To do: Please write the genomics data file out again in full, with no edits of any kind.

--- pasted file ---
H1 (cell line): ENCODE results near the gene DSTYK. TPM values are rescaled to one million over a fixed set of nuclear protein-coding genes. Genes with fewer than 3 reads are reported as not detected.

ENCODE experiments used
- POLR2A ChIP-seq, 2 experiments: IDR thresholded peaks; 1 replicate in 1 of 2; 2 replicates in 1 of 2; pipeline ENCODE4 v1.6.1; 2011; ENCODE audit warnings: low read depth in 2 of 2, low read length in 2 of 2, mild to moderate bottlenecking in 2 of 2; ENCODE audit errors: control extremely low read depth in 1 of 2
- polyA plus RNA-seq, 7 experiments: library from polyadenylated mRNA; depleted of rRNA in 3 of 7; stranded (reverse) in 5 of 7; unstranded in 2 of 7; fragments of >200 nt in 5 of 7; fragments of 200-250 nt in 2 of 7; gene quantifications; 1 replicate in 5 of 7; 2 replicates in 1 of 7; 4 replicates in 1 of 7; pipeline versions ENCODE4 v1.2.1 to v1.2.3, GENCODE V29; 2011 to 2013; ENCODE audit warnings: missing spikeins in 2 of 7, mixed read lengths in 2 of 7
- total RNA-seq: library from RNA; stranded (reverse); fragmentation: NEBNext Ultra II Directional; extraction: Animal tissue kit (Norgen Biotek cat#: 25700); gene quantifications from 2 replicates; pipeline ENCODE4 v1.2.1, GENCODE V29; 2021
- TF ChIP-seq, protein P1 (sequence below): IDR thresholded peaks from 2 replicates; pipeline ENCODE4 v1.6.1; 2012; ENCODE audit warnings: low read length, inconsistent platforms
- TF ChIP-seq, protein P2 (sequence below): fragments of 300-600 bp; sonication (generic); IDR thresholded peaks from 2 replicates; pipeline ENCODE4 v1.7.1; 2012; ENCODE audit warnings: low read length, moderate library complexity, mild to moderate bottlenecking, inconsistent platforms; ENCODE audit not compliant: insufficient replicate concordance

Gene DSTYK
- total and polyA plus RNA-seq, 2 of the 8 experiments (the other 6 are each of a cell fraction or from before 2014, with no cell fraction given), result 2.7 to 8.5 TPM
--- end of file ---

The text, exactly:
H1 (cell line): ENCODE results near the gene DSTYK. TPM values are rescaled to one million over a fixed set of nuclear protein-coding genes. Genes with fewer than 3 reads are reported as not detected.

ENCODE experiments used
- POLR2A ChIP-seq, 2 experiments: IDR thresholded peaks; 1 replicate in 1 of 2; 2 replicates in 1 of 2; pipeline ENCODE4 v1.6.1; 2011; ENCODE audit warnings: low read depth in 2 of 2, low read length in 2 of 2, mild to moderate bottlenecking in 2 of 2; ENCODE audit errors: control extremely low read depth in 1 of 2
- polyA plus RNA-seq, 7 experiments: library from polyadenylated mRNA; depleted of rRNA in 3 of 7; stranded (reverse) in 5 of 7; unstranded in 2 of 7; fragments of >200 nt in 5 of 7; fragments of 200-250 nt in 2 of 7; gene quantifications; 1 replicate in 5 of 7; 2 replicates in 1 of 7; 4 replicates in 1 of 7; pipeline versions ENCODE4 v1.2.1 to v1.2.3, GENCODE V29; 2011 to 2013; ENCODE audit warnings: missing spikeins in 2 of 7, mixed read lengths in 2 of 7
- total RNA-seq: library from RNA; stranded (reverse); fragmentation: NEBNext Ultra II Directional; extraction: Animal tissue kit (Norgen Biotek cat#: 25700); gene quantifications from 2 replicates; pipeline ENCODE4 v1.2.1, GENCODE V29; 2021
- TF ChIP-seq, protein P1 (sequence below): IDR thresholded peaks from 2 replicates; pipeline ENCODE4 v1.6.1; 2012; ENCODE audit warnings: low read length, inconsistent platforms
- TF ChIP-seq, protein P2 (sequence below): fragments of 300-600 bp; sonication (generic); IDR thresholded peaks from 2 replicates; pipeline ENCODE4 v1.7.1; 2012; ENCODE audit warnings: low read length, moderate library complexity, mild to moderate bottlenecking, inconsistent platforms; ENCODE audit not compliant: insufficient replicate concordance

Gene DSTYK
- total and polyA plus RNA-seq, 2 of the 8 experiments (the other 6 are each of a cell fraction or from before 2014, with no cell fraction given), result 2.7 to 8.5 TPM